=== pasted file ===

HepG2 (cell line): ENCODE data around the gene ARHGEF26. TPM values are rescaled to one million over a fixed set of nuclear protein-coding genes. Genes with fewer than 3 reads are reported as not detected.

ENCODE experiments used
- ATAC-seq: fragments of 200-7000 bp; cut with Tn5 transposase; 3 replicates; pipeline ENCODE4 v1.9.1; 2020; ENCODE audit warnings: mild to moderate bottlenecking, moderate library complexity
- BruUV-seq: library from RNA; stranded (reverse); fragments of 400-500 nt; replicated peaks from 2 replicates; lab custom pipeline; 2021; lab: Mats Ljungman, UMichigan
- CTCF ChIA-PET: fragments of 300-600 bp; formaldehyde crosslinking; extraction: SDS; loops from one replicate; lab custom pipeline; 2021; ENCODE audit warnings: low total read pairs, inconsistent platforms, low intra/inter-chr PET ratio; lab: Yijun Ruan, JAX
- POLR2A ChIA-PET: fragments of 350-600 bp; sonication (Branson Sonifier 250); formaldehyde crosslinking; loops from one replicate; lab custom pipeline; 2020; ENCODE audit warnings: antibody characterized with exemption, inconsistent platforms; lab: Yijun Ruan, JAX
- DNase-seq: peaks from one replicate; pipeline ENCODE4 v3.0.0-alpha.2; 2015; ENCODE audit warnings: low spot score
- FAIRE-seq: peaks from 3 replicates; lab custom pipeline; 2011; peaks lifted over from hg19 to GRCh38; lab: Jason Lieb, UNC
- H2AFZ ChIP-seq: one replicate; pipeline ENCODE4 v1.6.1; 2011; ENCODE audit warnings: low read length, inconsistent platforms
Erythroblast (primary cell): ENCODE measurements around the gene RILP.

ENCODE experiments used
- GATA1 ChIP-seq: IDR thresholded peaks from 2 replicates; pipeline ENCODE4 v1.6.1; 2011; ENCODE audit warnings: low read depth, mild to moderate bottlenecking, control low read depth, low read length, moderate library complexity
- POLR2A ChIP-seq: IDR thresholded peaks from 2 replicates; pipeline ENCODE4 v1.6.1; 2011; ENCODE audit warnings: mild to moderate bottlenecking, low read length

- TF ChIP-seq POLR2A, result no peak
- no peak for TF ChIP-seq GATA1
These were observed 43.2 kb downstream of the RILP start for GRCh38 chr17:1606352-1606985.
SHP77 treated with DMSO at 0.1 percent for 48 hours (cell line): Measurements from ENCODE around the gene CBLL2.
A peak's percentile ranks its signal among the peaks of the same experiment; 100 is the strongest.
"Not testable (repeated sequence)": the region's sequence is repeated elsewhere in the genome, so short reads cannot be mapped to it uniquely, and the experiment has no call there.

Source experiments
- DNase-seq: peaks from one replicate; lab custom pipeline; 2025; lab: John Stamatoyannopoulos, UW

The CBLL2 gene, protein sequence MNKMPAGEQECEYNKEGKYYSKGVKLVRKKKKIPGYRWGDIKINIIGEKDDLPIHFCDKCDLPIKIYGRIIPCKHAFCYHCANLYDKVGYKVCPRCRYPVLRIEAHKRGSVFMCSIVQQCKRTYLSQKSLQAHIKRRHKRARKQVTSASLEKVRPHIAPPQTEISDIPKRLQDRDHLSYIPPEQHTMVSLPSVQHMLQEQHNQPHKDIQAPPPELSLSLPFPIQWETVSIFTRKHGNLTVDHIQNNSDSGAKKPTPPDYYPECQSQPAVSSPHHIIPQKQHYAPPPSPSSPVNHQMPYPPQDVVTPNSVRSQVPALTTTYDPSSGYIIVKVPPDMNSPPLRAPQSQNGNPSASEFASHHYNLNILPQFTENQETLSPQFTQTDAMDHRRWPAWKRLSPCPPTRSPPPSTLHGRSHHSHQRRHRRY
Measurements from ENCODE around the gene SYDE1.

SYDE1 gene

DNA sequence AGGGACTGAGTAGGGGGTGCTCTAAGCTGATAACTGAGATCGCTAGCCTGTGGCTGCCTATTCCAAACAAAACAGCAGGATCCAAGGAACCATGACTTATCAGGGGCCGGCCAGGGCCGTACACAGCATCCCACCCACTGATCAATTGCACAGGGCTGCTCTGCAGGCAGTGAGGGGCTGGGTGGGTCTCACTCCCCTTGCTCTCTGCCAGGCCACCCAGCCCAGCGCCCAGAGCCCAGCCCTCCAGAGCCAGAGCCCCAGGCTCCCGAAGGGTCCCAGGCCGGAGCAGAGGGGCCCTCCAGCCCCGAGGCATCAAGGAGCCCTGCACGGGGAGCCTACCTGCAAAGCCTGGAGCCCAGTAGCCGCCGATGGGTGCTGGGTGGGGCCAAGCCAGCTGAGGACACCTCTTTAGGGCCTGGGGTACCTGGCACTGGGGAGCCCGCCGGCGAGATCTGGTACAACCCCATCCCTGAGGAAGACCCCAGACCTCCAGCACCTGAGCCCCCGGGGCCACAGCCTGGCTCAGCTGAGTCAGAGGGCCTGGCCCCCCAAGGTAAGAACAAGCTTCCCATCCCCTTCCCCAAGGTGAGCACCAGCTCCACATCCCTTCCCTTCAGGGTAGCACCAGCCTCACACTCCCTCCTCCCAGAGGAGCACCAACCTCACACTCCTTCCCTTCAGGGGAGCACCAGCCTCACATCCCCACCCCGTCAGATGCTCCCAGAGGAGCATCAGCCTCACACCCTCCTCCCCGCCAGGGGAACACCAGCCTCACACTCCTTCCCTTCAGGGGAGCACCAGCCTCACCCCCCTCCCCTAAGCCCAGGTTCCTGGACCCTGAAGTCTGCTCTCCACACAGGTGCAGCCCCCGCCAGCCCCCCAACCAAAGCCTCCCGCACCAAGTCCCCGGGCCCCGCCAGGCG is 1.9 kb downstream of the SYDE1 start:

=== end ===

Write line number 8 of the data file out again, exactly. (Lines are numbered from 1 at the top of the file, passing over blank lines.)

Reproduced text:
- FAIRE-seq: peaks from 3 replicates; lab custom pipeline; 2011; peaks lifted over from hg19 to GRCh38; lab: Jason Lieb, UNC